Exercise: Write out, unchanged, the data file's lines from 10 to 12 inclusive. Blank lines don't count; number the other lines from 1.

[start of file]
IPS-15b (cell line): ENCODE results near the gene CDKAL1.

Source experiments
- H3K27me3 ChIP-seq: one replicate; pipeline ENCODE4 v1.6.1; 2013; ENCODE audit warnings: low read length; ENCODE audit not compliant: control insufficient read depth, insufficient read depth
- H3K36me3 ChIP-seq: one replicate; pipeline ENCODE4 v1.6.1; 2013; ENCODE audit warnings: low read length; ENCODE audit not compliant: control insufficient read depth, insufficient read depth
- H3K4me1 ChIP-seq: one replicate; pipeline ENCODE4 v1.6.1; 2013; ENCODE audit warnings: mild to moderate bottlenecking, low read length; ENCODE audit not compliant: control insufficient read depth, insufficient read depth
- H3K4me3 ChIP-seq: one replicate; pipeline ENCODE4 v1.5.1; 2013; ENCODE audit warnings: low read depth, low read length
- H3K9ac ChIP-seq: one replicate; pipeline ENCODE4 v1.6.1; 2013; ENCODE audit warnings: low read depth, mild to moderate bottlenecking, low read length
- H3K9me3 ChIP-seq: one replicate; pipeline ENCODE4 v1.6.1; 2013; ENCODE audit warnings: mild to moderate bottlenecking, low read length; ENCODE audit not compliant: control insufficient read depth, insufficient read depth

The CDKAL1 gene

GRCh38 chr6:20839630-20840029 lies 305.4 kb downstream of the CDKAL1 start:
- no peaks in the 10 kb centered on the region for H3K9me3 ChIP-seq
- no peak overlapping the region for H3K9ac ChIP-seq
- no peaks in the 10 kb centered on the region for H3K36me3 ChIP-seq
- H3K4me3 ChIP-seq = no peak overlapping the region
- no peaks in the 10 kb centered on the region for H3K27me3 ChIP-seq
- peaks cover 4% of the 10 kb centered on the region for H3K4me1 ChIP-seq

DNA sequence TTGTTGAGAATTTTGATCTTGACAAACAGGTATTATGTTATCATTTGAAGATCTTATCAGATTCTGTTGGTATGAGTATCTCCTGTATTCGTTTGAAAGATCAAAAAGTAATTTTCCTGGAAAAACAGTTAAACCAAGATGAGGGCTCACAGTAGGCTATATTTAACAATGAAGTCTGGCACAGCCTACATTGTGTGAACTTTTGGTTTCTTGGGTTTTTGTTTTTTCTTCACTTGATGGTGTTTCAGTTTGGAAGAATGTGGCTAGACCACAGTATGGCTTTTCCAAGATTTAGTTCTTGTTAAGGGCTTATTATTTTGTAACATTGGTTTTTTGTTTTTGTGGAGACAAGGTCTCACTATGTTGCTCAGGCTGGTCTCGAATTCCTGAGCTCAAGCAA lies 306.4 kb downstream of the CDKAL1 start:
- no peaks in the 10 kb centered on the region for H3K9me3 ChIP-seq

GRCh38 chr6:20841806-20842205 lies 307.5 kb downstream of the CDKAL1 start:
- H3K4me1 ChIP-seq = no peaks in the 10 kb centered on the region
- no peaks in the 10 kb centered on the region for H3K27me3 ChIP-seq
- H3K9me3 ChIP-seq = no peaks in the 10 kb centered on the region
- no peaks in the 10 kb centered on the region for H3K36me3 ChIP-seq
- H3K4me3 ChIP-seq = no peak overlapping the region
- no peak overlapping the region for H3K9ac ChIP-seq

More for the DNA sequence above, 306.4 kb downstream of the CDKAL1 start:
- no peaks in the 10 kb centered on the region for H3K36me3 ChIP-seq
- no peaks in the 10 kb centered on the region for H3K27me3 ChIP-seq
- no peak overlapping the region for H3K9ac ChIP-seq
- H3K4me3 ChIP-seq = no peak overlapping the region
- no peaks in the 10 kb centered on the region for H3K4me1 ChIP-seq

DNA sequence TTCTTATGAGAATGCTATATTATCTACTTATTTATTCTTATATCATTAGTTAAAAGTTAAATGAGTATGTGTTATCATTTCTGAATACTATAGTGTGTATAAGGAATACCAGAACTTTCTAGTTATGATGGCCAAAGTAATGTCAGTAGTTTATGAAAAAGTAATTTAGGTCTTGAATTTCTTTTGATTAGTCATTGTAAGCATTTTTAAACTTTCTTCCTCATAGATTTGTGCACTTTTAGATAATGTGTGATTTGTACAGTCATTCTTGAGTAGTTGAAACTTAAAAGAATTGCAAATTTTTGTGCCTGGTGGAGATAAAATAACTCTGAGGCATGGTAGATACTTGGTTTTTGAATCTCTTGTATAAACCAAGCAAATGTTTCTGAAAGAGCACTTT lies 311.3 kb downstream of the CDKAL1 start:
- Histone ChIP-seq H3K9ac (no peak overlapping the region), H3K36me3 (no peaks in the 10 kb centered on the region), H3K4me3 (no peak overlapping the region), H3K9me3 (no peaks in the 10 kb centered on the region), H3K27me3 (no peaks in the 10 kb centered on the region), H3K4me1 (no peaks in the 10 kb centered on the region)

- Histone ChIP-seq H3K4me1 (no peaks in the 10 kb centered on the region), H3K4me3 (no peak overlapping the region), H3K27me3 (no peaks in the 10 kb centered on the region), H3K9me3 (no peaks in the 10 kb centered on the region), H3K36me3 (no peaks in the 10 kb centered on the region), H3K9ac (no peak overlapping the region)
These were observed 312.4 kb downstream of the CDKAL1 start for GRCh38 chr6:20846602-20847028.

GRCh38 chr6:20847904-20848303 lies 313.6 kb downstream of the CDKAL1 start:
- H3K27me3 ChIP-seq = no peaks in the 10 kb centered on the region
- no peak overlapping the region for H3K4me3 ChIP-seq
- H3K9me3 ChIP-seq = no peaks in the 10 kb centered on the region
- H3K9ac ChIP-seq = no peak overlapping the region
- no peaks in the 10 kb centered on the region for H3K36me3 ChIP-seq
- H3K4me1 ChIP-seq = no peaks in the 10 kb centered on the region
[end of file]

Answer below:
GRCh38 chr6:20839630-20840029 lies 305.4 kb downstream of the CDKAL1 start:
- no peaks in the 10 kb centered on the region for H3K9me3 ChIP-seq
- no peak overlapping the region for H3K9ac ChIP-seq